Having been to Finland in the winter, it was really refreshing to see how the country changes as it slips into spring. What a far cry from the cold in Helsinki. Whereas it was dark by 3pm then, it was still bright at 10pm! As we were moving to Holland, Suan was once again with Melvin. Combining the house hunting trip with business, we flew from Amsterdam via Copenhagen to the city of Turku.
The first thing that strikes you is the number of islands and islets that dot the Baltic sea as we approached Finland from the direction of Sweden. This is the Aland archipelago. There are over 20,000 islands in this archipelago that stretches 100km out from the Finnish mainland. In fact, rocky outcrops occur all the way to the Swedish side of the Gulf of Bothnia.
Another thing – when you look at the map of Finland, you will find that not only does it have a lot of islands, it also have a lot of lakes. The southern half seems to dot with them everywhere!
Melvin’s colleagues told us that for the islands, one can buy them and build your own house on it. Of course there will not be public amenities such as electricity or piped drinking water, but you get to play Robinson Crusoe whenever it suits you. The same applies to the lakes and people here build their own summer homes…
Seen from the air, it is a different experience on ground. And so we took a cruise out to the one of the islets in the middle of the archipelago. Loistokari used to be a lighthouse at the approach towards Turku harbor.
It is barely a rocky and barren blob of land. There is a small house on the site where a keeper lives all year round.
Our cruise came with dinner on this small island. It was a buffet and the food was cooked using an open fire by the rocky stretch…quite interesting! But it was still cold and the food got cold fast!
In between and after dinner, we had the opportunity to explore the hut that the lighthouse keeper used to live. Melvin was not wearing enough, just a long sleeve shirt!
It was blowing cold and he kept looking for shelter…tip to oneself, always bring at least a woollen coat even if it is spring in Finland.
Luckily for us, we continued on the boat very soon. It did not come as a surprise that we were the first ones to board even as the cruise ship associates were calling out to the Finnish passengers to reluctantly leave the islet. While onboard for the return cruise, there was a lot of singing and drinking all the way back to the harbor. Imagine this same scene in summer…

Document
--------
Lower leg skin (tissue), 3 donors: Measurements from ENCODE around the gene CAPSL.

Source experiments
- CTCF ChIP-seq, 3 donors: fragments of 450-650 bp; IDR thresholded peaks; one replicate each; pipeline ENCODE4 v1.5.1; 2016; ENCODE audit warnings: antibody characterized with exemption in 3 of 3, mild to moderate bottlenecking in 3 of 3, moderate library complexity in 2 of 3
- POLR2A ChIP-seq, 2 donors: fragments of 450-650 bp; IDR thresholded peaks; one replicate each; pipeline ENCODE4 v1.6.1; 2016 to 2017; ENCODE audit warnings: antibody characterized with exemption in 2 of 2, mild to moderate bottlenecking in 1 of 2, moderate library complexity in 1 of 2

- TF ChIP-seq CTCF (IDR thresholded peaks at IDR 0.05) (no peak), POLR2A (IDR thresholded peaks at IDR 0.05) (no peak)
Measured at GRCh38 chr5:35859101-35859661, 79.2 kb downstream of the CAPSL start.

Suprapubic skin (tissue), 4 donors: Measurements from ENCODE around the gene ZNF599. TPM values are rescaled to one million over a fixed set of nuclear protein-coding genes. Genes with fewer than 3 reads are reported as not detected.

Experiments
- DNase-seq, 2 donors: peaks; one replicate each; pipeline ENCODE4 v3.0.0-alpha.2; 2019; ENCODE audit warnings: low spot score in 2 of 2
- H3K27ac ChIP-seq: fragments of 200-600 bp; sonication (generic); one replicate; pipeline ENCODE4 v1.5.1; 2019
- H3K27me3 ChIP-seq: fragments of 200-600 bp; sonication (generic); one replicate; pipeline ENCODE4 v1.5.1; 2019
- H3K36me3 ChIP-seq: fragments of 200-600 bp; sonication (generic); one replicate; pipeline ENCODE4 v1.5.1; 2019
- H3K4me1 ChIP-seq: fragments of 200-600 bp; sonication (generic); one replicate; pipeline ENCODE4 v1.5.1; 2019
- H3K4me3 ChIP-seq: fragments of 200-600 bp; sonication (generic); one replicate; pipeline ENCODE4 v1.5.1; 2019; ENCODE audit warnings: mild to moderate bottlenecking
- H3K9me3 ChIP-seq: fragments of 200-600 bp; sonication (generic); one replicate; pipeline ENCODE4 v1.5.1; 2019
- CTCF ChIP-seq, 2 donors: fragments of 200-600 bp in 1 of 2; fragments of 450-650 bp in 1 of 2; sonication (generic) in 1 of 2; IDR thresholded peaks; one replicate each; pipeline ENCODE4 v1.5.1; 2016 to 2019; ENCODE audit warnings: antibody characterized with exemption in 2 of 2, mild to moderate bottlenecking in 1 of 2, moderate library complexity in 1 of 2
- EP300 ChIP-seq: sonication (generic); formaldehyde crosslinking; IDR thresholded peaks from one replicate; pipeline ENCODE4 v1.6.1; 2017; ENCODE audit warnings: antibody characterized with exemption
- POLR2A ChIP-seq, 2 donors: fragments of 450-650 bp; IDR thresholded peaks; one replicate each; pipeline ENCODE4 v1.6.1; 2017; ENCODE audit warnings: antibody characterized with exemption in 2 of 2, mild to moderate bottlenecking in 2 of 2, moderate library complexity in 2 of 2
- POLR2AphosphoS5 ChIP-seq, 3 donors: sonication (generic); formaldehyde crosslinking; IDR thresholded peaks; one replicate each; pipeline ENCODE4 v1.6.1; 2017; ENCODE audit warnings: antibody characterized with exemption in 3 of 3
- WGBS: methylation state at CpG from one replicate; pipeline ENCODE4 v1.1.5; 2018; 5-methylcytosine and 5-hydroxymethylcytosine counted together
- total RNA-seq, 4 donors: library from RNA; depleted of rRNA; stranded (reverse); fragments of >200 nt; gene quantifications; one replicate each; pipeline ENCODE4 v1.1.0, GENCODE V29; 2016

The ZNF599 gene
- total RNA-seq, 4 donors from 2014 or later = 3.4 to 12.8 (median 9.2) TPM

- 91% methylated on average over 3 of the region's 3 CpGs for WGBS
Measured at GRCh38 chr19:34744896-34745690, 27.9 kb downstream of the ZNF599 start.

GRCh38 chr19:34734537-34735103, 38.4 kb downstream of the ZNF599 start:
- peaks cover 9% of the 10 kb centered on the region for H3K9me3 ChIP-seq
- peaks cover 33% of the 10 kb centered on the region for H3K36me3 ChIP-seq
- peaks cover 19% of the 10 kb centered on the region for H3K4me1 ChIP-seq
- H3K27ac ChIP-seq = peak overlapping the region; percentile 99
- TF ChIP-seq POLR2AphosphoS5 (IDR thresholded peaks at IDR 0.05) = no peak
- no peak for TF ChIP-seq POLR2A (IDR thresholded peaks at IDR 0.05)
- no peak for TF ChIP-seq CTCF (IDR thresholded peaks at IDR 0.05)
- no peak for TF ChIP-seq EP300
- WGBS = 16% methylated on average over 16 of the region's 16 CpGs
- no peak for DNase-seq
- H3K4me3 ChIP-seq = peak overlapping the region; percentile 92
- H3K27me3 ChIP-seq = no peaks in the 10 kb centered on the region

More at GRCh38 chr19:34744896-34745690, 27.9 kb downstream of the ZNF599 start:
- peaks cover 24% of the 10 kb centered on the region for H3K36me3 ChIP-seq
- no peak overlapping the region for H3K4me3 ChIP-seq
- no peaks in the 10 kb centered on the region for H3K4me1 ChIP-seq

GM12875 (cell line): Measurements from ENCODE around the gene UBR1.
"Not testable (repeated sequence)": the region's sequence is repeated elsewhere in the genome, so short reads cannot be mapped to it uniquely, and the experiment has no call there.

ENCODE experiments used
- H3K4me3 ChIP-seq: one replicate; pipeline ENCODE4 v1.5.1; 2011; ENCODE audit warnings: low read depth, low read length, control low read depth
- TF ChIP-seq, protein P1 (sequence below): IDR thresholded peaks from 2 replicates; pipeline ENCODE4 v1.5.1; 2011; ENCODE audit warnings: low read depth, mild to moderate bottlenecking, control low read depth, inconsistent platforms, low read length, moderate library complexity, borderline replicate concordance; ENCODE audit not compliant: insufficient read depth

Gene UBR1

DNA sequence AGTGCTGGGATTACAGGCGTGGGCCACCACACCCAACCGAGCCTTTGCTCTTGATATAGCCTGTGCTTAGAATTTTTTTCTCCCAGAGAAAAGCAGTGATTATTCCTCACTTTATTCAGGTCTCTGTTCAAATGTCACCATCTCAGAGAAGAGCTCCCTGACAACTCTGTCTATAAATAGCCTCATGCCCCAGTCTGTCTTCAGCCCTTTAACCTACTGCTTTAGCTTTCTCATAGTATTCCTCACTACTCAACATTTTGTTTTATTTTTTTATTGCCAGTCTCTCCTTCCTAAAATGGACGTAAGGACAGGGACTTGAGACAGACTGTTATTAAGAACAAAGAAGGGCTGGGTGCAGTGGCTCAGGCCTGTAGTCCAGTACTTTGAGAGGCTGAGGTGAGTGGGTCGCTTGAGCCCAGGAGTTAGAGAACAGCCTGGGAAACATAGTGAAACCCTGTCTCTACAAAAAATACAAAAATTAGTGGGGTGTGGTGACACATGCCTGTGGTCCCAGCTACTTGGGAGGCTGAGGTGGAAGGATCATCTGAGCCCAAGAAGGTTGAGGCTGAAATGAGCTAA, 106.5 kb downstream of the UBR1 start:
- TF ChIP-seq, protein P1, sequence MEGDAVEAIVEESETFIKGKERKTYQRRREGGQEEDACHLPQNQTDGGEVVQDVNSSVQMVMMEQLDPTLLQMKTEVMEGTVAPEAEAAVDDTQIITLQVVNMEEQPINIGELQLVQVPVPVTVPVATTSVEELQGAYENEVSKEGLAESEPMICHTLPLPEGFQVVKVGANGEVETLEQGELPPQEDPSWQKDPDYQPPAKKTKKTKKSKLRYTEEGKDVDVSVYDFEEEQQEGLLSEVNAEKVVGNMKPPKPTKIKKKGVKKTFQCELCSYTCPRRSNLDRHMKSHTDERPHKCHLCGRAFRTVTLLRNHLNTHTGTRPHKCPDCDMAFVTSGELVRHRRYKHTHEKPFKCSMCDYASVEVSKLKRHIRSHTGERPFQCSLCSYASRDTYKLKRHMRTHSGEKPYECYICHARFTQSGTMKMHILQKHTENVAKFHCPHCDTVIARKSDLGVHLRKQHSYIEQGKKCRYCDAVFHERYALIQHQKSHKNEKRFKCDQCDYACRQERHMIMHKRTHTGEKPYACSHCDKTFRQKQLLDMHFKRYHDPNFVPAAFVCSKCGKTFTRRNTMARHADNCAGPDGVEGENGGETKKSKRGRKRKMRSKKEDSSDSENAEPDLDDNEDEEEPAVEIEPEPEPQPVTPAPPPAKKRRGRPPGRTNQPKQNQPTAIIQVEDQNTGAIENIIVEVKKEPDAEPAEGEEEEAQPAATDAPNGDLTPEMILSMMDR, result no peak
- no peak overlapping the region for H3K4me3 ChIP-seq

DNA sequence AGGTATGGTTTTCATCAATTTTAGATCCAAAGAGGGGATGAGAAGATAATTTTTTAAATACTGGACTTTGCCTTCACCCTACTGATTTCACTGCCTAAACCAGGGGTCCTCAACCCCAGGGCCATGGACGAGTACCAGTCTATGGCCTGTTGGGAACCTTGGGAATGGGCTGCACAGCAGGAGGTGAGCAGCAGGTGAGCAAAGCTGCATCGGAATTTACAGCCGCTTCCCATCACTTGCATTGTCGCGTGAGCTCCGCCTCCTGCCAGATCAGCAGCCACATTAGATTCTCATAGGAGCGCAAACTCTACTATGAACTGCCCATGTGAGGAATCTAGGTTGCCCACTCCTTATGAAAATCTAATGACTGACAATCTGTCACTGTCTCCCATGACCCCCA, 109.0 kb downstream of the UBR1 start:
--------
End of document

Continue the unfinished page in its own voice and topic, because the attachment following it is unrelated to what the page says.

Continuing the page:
While the city side of Turku itself may not have featured here in our photos, it is a nice compact “city” to explore on foot especially along the river where beautiful Turku cathedral stands. One such place would be Turku castle. Now you need to know that Turku used to be the capital of Finland until 1812. So it would not be surprising that the rulers of the land built a formidable structure here.
Finland was ruled by the Swedes until the 1800s, before it came under Russian influence. While it is not opulent, it is still an impressive greystone castle.
Suan toured the courtyards, the King’s hall etc. Yeah, Melvin was in the office while she was doing all of that. Not many people visit and Suan pretty much has the place all to herself. It is spring and black and White tulips were blooming with Turku castle in the background.
In yet another trip, Suan had the pleasure of touring the Kylämäki Village of Living History. On the outskirts of the city, it is a collection of traditional houses of the Finnish people. The oldest house there is a storehouse from the 18th century.
Definitely need to come back to Helsinki and Turku. The days were simply too brief. Perhaps when we take the Baltic cruise, we should start here and spend some days ahead. Noted that for the bucket list.
If you’re game for more Finland, continue reading here for our Santa adventures!
November 2001 / April 2002